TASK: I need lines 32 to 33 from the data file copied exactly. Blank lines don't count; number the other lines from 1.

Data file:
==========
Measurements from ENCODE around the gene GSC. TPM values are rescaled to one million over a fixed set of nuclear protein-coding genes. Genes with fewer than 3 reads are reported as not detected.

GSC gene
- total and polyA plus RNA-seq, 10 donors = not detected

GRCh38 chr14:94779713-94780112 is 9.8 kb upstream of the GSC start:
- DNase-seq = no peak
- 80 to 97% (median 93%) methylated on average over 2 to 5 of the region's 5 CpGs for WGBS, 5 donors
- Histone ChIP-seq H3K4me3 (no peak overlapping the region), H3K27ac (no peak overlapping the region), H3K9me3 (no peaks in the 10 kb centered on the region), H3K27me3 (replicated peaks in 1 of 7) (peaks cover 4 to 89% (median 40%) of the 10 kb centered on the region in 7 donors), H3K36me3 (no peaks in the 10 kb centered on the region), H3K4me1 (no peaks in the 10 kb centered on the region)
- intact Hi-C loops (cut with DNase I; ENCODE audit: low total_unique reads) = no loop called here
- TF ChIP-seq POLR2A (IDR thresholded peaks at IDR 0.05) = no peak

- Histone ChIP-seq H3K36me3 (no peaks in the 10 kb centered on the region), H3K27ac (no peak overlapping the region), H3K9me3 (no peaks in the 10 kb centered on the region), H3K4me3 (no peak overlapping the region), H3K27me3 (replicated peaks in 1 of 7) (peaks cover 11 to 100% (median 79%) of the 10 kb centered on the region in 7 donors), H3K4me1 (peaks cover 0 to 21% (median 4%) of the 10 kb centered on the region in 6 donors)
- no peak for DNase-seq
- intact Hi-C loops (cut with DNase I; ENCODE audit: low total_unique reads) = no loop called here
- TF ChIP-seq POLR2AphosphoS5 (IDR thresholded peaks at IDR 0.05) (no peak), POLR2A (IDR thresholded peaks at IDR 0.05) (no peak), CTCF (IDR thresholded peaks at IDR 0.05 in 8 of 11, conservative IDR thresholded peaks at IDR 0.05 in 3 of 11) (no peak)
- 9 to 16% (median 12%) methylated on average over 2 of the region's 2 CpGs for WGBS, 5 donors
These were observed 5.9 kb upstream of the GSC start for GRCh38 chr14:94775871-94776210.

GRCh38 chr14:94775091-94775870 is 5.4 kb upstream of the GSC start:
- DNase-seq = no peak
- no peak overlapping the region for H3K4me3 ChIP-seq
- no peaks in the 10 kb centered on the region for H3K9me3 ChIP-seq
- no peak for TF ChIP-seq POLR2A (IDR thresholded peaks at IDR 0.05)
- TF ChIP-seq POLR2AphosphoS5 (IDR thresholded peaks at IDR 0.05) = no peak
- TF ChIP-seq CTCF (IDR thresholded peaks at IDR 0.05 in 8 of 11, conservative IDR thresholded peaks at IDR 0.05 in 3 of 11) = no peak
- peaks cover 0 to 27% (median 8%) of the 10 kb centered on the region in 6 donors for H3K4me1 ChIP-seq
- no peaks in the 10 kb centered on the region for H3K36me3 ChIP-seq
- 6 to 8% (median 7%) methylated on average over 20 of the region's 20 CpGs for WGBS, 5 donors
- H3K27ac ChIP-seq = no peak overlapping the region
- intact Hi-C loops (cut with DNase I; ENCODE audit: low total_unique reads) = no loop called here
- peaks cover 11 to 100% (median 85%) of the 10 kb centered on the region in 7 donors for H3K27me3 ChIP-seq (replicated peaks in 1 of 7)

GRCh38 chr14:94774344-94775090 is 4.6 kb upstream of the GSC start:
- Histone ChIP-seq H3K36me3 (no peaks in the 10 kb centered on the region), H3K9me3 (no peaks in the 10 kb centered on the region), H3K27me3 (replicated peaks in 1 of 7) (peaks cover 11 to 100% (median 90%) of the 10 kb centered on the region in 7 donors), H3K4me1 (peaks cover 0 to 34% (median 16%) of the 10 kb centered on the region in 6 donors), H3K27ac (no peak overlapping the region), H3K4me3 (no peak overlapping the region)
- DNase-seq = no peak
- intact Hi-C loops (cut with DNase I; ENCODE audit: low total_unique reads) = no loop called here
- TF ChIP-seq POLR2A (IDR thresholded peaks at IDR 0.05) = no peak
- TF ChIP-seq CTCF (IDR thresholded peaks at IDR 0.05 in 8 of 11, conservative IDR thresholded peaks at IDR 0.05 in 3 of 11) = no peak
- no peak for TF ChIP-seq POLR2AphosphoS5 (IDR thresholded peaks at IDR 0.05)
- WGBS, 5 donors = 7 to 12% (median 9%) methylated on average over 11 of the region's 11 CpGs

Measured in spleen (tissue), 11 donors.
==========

- intact Hi-C loops (cut with DNase I; ENCODE audit: low total_unique reads) = no loop called here
- TF ChIP-seq POLR2A (IDR thresholded peaks at IDR 0.05) = no peak